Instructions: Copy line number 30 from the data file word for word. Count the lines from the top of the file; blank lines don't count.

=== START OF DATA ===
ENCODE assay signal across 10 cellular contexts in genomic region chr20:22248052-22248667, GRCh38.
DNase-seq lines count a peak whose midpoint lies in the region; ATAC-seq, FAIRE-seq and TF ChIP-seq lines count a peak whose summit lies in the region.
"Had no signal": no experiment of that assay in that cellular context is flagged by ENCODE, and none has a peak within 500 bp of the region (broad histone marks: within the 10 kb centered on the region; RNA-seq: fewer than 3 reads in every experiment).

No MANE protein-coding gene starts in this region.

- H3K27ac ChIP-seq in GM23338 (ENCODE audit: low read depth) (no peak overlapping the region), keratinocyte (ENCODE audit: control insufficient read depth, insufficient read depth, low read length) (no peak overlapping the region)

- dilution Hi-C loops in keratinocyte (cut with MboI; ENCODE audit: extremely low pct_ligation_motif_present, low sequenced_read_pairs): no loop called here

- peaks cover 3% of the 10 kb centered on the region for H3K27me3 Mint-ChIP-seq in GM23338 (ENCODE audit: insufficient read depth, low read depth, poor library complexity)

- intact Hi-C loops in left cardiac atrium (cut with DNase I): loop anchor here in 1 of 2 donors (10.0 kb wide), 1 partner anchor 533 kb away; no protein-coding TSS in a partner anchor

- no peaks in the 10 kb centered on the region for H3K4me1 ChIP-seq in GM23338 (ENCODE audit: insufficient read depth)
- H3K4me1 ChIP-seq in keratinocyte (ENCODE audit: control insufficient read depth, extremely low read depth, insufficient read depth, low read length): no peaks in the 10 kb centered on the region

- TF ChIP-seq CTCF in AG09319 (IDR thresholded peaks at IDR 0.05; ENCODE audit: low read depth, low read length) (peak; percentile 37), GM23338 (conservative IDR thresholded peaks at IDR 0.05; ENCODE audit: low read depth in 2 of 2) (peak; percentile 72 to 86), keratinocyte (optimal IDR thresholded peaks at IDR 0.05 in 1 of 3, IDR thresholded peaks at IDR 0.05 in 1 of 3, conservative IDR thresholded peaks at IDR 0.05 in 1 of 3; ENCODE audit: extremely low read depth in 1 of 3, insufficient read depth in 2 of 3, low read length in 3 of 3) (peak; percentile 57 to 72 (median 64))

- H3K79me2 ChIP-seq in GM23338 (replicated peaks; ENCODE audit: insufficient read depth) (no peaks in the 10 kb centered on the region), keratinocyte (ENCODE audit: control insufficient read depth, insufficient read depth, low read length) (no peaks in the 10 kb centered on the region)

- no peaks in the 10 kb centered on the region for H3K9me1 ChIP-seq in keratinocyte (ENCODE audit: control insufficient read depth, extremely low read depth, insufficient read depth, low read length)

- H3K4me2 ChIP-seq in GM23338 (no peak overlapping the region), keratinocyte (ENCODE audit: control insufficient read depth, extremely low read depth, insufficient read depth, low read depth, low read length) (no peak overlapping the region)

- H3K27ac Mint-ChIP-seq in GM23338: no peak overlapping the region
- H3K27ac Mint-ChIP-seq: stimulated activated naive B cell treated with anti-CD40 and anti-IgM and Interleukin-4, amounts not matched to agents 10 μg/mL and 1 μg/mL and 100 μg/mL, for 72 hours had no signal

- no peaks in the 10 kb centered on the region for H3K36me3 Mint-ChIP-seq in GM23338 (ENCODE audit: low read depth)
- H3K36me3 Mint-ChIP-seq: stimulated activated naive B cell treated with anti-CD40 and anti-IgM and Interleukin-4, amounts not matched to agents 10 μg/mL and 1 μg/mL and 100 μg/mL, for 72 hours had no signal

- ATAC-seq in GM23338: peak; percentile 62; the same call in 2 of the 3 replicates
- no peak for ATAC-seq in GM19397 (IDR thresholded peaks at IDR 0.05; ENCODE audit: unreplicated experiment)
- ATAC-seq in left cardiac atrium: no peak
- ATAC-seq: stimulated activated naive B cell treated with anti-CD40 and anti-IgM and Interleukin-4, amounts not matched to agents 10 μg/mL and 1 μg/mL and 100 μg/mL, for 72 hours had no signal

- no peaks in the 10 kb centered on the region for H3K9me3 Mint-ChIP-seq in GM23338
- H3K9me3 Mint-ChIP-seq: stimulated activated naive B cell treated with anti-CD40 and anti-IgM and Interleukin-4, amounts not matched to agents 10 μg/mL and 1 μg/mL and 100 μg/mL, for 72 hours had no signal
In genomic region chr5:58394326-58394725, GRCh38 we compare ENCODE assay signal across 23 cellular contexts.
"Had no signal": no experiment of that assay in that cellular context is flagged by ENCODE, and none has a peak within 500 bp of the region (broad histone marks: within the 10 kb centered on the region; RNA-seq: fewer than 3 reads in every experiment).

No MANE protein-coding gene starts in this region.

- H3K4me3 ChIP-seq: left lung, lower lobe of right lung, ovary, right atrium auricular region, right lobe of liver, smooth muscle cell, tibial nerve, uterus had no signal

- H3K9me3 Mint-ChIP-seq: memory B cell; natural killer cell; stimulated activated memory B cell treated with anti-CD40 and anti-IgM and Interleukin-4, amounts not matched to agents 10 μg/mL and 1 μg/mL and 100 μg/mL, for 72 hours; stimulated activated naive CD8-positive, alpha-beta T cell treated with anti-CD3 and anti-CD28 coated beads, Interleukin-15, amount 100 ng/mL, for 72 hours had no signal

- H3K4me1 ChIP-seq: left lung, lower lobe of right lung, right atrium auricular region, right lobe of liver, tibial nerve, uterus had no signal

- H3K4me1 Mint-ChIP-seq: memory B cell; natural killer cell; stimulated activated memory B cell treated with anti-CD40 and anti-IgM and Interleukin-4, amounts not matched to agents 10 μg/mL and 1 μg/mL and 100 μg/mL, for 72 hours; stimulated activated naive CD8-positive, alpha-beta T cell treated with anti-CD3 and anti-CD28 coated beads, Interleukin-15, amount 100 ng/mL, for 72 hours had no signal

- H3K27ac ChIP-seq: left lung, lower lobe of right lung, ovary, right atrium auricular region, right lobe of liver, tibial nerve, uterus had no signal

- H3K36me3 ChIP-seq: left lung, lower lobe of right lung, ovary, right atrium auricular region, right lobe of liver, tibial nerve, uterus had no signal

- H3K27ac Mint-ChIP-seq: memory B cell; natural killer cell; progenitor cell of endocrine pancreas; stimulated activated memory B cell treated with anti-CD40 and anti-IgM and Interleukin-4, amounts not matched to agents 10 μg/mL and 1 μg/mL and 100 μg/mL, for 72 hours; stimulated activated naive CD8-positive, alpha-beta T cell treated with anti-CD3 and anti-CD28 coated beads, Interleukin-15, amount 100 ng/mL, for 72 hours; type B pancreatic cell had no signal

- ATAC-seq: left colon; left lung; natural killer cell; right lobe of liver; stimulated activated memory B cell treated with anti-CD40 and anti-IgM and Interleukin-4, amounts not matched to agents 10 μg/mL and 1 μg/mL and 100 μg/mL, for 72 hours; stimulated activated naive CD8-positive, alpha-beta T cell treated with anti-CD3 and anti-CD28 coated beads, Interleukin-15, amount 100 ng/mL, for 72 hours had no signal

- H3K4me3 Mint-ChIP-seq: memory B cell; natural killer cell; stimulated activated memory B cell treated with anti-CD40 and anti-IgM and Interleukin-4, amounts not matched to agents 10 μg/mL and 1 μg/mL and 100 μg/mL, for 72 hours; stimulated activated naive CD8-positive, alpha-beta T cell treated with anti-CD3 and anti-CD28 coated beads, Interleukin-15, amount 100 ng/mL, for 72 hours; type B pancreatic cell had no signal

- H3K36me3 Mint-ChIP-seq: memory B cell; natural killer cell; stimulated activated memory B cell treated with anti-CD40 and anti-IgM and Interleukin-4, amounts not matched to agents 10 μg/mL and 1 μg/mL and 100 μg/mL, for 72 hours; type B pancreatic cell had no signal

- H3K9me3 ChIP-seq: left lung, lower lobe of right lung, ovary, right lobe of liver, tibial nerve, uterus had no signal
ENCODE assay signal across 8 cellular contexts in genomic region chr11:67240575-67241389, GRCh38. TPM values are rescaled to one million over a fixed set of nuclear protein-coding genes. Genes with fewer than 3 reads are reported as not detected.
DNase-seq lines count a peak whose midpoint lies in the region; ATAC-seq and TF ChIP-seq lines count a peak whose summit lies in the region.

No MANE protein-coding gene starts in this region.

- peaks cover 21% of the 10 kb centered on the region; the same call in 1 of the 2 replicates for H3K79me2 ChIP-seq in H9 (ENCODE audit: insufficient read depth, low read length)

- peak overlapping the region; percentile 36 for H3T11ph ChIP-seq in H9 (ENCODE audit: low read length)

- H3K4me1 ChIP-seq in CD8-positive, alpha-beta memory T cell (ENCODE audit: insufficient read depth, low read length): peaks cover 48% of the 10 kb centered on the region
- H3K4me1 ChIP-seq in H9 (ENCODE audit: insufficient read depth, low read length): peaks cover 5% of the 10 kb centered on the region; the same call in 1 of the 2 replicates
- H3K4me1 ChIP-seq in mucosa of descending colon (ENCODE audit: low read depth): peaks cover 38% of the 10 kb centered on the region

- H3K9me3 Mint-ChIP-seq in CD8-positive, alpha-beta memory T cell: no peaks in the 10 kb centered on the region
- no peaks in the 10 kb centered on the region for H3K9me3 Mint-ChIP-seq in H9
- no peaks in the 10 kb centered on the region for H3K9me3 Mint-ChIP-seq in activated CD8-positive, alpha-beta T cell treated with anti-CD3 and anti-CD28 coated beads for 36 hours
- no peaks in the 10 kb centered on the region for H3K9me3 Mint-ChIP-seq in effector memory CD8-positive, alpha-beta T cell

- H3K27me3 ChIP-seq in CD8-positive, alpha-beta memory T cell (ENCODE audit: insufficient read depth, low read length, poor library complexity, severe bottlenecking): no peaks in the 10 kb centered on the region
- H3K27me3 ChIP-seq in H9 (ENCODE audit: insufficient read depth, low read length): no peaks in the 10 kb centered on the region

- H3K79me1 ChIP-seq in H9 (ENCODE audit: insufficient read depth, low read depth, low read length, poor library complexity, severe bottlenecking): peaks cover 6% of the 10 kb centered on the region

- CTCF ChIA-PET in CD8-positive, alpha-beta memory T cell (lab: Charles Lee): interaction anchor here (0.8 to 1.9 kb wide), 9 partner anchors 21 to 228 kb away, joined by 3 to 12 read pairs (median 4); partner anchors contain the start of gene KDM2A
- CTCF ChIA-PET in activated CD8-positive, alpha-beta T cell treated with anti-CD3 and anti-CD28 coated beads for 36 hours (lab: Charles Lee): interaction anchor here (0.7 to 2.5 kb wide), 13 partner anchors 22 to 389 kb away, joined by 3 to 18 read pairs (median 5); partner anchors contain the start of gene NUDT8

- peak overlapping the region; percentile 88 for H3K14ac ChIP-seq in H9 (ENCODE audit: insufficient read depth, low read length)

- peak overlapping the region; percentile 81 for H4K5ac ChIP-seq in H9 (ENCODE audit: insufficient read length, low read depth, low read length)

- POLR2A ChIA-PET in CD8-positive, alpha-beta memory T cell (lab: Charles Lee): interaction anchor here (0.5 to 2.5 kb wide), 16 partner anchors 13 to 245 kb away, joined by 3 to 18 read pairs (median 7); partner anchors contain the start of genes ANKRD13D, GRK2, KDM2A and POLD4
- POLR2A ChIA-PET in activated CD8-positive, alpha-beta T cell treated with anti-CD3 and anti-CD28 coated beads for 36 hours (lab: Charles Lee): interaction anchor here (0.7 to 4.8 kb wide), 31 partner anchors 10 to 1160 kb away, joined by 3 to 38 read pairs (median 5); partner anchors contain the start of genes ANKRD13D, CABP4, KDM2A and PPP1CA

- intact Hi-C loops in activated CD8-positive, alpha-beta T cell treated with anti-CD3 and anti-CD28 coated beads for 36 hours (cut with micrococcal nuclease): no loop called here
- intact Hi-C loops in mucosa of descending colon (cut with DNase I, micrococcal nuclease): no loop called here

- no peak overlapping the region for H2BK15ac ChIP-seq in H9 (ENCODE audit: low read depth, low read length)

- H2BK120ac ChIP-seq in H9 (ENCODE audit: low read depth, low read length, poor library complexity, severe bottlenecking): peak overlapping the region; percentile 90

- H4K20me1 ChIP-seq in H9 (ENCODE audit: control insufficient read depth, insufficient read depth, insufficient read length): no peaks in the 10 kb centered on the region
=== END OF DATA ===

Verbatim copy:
- H3K4me1 ChIP-seq: left lung, lower lobe of right lung, right atrium auricular region, right lobe of liver, tibial nerve, uterus had no signal